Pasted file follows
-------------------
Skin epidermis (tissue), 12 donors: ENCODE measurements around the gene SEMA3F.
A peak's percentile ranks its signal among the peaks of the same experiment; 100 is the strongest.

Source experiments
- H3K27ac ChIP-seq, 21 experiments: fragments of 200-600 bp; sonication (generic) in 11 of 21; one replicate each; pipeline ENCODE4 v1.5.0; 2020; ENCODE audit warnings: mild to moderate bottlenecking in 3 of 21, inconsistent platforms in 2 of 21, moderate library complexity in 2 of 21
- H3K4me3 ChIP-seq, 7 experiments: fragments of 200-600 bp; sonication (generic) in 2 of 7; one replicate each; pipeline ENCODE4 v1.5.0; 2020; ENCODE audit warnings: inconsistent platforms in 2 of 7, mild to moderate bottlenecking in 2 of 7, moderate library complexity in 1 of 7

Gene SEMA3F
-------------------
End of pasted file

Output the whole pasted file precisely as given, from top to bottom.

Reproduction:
Skin epidermis (tissue), 12 donors: ENCODE measurements around the gene SEMA3F.
A peak's percentile ranks its signal among the peaks of the same experiment; 100 is the strongest.

Source experiments
- H3K27ac ChIP-seq, 21 experiments: fragments of 200-600 bp; sonication (generic) in 11 of 21; one replicate each; pipeline ENCODE4 v1.5.0; 2020; ENCODE audit warnings: mild to moderate bottlenecking in 3 of 21, inconsistent platforms in 2 of 21, moderate library complexity in 2 of 21
- H3K4me3 ChIP-seq, 7 experiments: fragments of 200-600 bp; sonication (generic) in 2 of 7; one replicate each; pipeline ENCODE4 v1.5.0; 2020; ENCODE audit warnings: inconsistent platforms in 2 of 7, mild to moderate bottlenecking in 2 of 7, moderate library complexity in 1 of 7

Gene SEMA3F